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Good grammar, good graces

Everyday the proverbial naughty and nice list is growing. This is not a reference to Santa's famed inventory of children but rather, the positives and negatives of our international Internet addiction. The advantages of Internet research databases, social networking Web sites and online shopping markets definitely seem to outweigh the cons of the big, bad World Wide Web. But let us not forget that in an emotional or stressful or inebriated moment, our e-mail can be our worst enemy. Unfortunately, it is often our professors on the receiving end of a poorly constructed, ill-timed message.

Whether you need a recommendation, special permission number or, simply, advice, getting up the nerve to grovel at the feet of a professor and ask for a favor is tough, or, at least, it should be. However, the Internet has gone beyond connecting family, friends and strangers continents apart, and it has begun tearing down the boundaries between students and professors — boundaries we need and should want to keep in place.

In 2006, The New York Times ran a front-page article, "To: Professor@University.edu Subject: Why It's All About Me," detailing the misuse of e-mail within a university setting. Professors from across the nation addressed their grievances with student e-mails, which ranged from students inappropriately asking for notes after not attending class to more outlandish questions, like one regarding what kind of school supplies they need to buy. The article firmly asserted that while a professor may be more approachable via e-mail, the carelessness with which students use the mechanism could do more harm than good.

Yet, having had a professor just recently bring this issue to the attention of my class, it appears the long-standing problem has gone widely unaddressed. Misspelled words and SMS shorthand are unprofessional, and still they are commonplace in e-mails to professors. Sending out an overly casual message can easily give professors, and other professionals, a negative impression of you. Using ‘u,' ‘b' or ‘r' as stand-ins for actual words, can degrade an otherwise shining transcript or resume. Perhaps the potential ramifications of these e-mails should be considered with a higher degree of seriousness than the drafts themselves.

Certainly, most professors genuinely care about the wellbeing of their students and are willing to do what they can to help us out — supposing, of course, that we have given them any reason to feel that our appeal is worth their time. Turn on your spell-checker and put that internal check to work determining if your message is otherwise appropriate. If you are asking for something, do not underestimate the importance of being time-sensitive and gracious. Being demanding or acting entitled to a speedy response from a professor is likely as off-putting as improper punctuation.

So, in order to bring out the goodwill we know our professors to possess, it probably would not hurt to handle such requests with the utmost care. Figuring out who to ask is half the battle, but what you ask is equally significant.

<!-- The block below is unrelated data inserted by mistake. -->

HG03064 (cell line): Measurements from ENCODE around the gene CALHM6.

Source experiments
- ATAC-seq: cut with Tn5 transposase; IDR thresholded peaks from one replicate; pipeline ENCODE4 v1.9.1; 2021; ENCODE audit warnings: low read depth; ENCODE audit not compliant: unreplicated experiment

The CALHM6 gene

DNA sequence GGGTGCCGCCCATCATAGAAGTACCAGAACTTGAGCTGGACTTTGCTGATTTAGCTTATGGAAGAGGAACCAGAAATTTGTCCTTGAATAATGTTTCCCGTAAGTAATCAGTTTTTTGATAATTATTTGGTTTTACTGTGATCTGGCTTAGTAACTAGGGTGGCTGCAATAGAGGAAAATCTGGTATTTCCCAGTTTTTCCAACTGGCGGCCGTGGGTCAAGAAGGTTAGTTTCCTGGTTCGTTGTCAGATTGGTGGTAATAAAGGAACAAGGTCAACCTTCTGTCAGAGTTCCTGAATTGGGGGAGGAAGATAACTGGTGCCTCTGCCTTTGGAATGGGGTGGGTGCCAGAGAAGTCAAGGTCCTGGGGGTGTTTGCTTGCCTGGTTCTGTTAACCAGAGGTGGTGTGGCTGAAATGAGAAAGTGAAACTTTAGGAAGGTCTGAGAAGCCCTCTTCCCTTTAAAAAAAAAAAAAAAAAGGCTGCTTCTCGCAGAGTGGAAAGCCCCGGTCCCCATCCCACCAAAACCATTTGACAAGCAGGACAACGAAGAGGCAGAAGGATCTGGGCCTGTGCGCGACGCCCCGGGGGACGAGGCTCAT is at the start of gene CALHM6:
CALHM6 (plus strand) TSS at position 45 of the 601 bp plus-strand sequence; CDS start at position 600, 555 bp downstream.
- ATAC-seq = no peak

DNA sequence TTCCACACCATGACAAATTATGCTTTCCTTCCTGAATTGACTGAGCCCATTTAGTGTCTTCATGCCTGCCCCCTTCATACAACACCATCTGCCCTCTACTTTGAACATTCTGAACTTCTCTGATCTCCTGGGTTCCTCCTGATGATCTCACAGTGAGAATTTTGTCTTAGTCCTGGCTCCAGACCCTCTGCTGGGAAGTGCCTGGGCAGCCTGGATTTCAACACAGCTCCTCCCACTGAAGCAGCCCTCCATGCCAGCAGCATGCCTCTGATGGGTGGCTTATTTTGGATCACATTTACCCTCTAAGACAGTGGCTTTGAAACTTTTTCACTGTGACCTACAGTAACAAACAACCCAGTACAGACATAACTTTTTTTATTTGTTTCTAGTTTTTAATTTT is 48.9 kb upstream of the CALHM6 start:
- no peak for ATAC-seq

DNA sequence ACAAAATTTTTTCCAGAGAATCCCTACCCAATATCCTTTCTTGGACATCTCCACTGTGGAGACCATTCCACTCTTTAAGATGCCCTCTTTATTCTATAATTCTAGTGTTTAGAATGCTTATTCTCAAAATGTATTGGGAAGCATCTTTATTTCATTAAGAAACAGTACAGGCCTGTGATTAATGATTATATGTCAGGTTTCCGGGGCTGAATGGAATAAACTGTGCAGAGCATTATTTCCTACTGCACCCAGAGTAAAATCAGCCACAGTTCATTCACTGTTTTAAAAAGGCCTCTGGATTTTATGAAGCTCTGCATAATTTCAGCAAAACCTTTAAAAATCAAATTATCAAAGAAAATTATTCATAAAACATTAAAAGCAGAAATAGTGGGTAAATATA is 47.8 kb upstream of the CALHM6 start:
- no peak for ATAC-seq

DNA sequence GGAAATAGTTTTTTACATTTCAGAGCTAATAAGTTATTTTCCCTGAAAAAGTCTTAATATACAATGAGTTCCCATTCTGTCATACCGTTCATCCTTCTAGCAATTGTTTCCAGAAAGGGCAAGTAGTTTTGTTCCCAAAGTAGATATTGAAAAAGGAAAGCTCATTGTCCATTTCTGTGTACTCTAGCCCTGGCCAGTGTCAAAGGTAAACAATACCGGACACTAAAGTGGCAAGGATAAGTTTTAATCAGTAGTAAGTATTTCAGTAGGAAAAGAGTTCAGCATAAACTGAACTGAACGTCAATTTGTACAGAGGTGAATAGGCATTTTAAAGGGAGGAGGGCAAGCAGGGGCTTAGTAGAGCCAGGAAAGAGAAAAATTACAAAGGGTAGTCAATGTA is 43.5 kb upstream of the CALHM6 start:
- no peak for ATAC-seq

I can remember a brief period during my volatile, early teenage years, when I demanded a lot from my parents and felt very entitled. If I was offered an invitation to go out, I rarely saw the need to ask permission from my parents. Yet, I did not hesitate to solicit, even expect, some spending money and a ride. Now, I have the unfortunate opportunity to watch my youngest brother go through the ‘terrible-twelves,' and I feel extreme remorse for the way I acted at that age.

I would like to believe I have cast aside all remnants of my bratty, 12-year-old self. My incredibly tolerant parents sadly had to suffer the wrath, but the least I can do is spare my professors the same fate. This sort of air of entitlement may not suit a tween, but it is even less tolerable on a college student. Politeness, along with correct capitalization, can go a long way. Do your best to petition to your professor's good nature with a tightly assembled, well-phrased e-mail, but prepare for the possibility that they may refuse your request.

Maybe, the adversary here is not really your e-mail. It may not be fitting to add e-mail to the naughty list alongside the various illicit materials that riddle the Web. But be mindful that although it may not seem as if you are talking to a superior when you have the computer screen to shield you, there are consequences to everything you say. If you would not pose the question, request or criticism to your professor's face, perhaps you should not be doing it over e-mail either.

When professor evaluation forms get passed around, it gets me thinking. Usually, my response is not based solely on the material they taught or how they assigned grades, but much more on my impression of the professor as an individual. It therefore stands to reason that the letter on my transcript does not make up a professor's entire opinion of me as a student. So, if ensuring I draft impeccable e-mails factors into that opinion at all, I would consider it worth the extra effort.

Larissa Klein is a School of Arts and Sciences junior. Her column "Definition of Insanity" runs on alternate Thursdays. She welcomes feedback at larisk@eden.rutgers.edu.


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